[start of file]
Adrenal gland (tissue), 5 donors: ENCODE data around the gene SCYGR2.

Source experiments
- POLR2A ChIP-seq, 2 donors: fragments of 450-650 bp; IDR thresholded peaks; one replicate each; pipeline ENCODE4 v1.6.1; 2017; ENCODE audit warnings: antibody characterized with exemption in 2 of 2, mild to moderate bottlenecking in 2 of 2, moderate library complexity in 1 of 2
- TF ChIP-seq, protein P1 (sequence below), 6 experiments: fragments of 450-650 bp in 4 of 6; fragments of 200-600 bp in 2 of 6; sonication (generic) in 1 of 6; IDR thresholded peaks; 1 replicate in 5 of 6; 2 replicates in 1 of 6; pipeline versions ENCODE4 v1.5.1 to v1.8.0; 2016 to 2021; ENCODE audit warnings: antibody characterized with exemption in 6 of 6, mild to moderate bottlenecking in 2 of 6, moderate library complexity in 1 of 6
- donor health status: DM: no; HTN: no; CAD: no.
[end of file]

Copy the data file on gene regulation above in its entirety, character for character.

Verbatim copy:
Adrenal gland (tissue), 5 donors: ENCODE data around the gene SCYGR2.

Source experiments
- POLR2A ChIP-seq, 2 donors: fragments of 450-650 bp; IDR thresholded peaks; one replicate each; pipeline ENCODE4 v1.6.1; 2017; ENCODE audit warnings: antibody characterized with exemption in 2 of 2, mild to moderate bottlenecking in 2 of 2, moderate library complexity in 1 of 2
- TF ChIP-seq, protein P1 (sequence below), 6 experiments: fragments of 450-650 bp in 4 of 6; fragments of 200-600 bp in 2 of 6; sonication (generic) in 1 of 6; IDR thresholded peaks; 1 replicate in 5 of 6; 2 replicates in 1 of 6; pipeline versions ENCODE4 v1.5.1 to v1.8.0; 2016 to 2021; ENCODE audit warnings: antibody characterized with exemption in 6 of 6, mild to moderate bottlenecking in 2 of 6, moderate library complexity in 1 of 6
- donor health status: DM: no; HTN: no; CAD: no.